Man in the Middle (MitM) attack - What is it and how to stay protected?
- The first and foremost step in the Man-in-the-Middle (MitM) attack is to intercept internet traffic before it reaches its destination.
- Once the interception is achieved, the SSL traffic has to be decrypted without the user’s knowledge and without interrupting the application.
Man-in-the-Middle (MitM) is an attack where the attacker eavesdrops on the communication between two parties, commonly between a user and an application, in order to alter or intercept the communication.
The information obtained in the communication will then be used to steal personal information, credentials, and financial information.
How does this work?
Attackers perform MitM attacks in two phases - Interception and Decryption.
The first and foremost step in the Man-in-the-Middle (MitM) attack is to intercept internet traffic before it reaches its destination. Interception is executed by using the following techniques.
- IP Spoofing
- ARP Spoofing
- DNS Spoofing
Once the interception is achieved, the SSL traffic has to be decrypted without the user’s knowledge and without interrupting the application. This can be done with the following methods.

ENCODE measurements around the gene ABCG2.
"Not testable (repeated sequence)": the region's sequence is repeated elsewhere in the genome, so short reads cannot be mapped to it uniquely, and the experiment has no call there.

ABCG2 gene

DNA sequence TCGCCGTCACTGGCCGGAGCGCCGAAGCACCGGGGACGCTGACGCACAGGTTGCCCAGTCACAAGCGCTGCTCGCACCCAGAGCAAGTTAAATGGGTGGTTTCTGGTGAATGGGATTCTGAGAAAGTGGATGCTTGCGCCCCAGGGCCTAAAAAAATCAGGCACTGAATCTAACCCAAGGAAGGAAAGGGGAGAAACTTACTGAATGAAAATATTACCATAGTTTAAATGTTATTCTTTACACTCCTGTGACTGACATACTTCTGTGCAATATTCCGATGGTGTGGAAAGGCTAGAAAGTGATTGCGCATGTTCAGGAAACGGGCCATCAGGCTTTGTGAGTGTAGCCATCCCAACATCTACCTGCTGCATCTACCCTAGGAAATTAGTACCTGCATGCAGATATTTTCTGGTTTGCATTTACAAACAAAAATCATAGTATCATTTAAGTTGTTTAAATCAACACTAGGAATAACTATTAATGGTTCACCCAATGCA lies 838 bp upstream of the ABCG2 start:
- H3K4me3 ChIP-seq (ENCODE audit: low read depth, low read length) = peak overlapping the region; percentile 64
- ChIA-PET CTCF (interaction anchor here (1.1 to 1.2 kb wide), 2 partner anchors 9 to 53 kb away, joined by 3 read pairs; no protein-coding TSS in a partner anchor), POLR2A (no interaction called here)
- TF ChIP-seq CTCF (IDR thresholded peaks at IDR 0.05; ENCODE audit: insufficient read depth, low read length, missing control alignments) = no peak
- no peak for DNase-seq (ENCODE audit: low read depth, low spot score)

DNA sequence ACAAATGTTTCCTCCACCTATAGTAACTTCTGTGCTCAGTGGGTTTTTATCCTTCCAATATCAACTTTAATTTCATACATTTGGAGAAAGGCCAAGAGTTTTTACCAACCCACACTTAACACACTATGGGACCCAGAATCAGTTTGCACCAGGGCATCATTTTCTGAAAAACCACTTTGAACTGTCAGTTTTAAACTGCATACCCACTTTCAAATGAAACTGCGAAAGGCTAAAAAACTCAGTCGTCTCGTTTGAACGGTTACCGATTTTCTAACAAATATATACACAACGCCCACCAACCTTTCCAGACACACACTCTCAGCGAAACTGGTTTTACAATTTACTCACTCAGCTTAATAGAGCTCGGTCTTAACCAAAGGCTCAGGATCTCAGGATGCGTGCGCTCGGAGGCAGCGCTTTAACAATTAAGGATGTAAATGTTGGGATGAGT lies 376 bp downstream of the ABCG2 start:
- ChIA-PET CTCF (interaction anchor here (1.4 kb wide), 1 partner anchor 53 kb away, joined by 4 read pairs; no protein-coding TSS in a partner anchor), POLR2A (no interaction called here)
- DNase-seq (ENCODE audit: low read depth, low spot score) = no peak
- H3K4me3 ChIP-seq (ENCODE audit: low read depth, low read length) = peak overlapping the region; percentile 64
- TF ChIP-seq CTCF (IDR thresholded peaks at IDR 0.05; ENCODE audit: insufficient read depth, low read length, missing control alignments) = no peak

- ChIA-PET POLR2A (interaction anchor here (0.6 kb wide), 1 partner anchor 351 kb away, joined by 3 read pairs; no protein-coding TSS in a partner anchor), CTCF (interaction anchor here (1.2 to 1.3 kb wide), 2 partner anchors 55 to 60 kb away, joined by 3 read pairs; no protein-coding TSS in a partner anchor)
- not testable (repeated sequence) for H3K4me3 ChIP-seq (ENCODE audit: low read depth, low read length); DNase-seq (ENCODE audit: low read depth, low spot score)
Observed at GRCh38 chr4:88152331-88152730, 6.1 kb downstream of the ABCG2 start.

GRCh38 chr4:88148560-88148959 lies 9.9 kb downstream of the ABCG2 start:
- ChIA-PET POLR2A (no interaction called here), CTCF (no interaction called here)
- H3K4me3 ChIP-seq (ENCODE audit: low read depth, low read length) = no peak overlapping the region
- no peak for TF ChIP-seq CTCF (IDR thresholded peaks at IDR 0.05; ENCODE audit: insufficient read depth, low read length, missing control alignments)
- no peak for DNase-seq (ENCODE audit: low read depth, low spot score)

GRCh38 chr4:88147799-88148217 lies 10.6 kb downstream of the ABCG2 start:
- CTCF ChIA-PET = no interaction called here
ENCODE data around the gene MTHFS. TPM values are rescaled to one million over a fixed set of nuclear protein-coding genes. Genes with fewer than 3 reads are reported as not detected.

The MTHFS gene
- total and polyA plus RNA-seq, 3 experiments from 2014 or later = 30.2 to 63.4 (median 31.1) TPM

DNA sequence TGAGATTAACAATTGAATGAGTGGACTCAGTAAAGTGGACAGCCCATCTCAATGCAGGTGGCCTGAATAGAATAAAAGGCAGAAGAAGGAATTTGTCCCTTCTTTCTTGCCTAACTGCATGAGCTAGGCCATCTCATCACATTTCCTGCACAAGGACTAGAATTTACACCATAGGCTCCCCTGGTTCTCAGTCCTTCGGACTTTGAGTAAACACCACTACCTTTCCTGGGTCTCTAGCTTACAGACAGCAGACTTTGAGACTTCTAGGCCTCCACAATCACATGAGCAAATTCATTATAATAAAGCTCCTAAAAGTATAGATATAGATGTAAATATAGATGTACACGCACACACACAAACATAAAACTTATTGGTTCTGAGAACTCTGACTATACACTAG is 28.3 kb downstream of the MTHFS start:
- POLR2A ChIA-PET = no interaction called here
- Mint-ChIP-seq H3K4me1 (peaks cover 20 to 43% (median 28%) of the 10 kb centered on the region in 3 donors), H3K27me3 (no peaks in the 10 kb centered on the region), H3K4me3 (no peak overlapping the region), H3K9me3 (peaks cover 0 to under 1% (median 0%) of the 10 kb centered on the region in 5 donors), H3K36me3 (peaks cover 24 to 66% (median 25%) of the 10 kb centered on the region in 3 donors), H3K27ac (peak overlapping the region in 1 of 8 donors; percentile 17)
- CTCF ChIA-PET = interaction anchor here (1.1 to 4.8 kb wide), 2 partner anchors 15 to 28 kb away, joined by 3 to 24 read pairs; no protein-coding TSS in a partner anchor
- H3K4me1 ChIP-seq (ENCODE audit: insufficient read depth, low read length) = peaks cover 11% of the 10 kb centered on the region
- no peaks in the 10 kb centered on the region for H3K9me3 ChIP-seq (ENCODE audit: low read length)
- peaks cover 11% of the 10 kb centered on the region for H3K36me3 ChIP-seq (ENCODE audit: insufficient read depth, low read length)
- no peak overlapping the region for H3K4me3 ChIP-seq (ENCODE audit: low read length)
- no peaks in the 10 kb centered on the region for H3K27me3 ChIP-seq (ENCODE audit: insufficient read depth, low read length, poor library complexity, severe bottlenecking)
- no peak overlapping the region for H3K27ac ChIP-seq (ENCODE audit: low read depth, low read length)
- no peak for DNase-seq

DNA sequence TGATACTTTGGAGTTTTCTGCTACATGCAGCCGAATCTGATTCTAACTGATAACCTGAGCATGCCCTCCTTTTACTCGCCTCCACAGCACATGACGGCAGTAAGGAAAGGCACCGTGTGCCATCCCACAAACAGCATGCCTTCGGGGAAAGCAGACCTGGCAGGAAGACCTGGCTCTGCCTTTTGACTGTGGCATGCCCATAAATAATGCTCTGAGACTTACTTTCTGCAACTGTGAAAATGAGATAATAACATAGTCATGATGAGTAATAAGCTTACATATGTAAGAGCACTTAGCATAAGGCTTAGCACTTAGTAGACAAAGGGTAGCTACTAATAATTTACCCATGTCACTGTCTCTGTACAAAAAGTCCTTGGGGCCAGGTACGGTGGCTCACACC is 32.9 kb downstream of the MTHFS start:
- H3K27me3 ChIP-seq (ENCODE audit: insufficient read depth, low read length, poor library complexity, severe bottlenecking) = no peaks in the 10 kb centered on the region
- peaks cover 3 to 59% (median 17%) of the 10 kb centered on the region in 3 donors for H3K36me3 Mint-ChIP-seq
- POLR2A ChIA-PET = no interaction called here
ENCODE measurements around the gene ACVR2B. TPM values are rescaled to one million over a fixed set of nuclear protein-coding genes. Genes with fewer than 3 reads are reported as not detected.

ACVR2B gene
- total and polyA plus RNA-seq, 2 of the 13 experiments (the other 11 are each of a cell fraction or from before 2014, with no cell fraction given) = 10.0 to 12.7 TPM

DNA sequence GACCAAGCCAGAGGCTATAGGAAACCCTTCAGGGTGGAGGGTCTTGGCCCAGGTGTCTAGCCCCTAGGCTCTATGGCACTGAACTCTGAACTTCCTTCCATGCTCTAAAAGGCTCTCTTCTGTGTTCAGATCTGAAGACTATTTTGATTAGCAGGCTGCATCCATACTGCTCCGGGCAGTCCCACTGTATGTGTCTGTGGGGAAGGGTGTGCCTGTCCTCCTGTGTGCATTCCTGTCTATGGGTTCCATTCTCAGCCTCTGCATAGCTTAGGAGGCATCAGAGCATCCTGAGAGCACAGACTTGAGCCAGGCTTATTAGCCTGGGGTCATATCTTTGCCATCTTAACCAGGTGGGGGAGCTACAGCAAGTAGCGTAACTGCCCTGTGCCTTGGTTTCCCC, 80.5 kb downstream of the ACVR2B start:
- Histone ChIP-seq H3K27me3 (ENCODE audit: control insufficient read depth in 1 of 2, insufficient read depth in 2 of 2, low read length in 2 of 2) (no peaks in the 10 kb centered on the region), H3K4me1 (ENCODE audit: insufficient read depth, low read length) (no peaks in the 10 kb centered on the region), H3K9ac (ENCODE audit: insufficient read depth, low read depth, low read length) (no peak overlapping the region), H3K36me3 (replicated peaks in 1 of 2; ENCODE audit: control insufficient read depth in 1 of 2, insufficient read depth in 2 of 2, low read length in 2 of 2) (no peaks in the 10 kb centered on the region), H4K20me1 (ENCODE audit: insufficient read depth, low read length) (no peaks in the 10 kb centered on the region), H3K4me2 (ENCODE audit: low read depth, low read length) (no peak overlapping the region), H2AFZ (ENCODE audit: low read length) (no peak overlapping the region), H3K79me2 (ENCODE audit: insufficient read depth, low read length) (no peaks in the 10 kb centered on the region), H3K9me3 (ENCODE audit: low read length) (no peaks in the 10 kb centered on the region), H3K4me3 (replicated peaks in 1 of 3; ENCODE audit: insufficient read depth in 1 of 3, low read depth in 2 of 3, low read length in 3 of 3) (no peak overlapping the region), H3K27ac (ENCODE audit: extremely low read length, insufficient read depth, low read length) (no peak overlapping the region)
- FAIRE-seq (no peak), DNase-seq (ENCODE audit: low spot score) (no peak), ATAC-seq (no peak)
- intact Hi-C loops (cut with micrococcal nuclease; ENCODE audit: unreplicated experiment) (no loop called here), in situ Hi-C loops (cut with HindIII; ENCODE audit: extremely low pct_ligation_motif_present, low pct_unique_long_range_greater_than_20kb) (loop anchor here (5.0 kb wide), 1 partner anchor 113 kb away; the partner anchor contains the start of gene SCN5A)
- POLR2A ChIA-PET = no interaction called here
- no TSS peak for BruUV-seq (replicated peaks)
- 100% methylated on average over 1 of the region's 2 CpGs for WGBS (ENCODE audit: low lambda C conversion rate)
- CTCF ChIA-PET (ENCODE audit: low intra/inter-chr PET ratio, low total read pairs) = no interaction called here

- HTTPS Spoofing
- SSL Hijacking
- SSL Stripping
- SSL Beast
Example of MitM vulnerabilities - UC Browser vulnerable to MitM attacks
Researchers uncovered a feature in UC browser that downloads extra app modules and runs executable codes on users’ devices, thereby violating Google Play Store policies and potentially exposing its users to Man in the Middle (MitM) attacks.
- UC Browser sends a request to the C&C server to download new plug-ins.
- In response to the request, the UC browser receives a link to file.
- Attackers can get hold of the requests from the UC browser since its communication to the C&C server is carried over an unsecured channel.
- Attackers can then replace the commands with ones containing different addresses.
- This makes the UC browser download new modules from the malicious server instead of its C&C server.
How to stay protected?
- It is best to implement the HSTS (HTTP Strict Transport Security) solution that forces browsers and sites to connect through secure HTTPS connections.
- In order to stay protected, it is best to avoid using public WiFi that is not password protected.
- It is recommended to ensure that your home and office WiFi is always secure.
- Experts recommend using a secure Virtual Private Network (VPN).
- Security researchers recommend using Public key pair based authentication like RSA in order to secure your communication.
- It is recommended to always ensure that the webpages or websites you visit are running on HTTPS and not the HTTP protocol.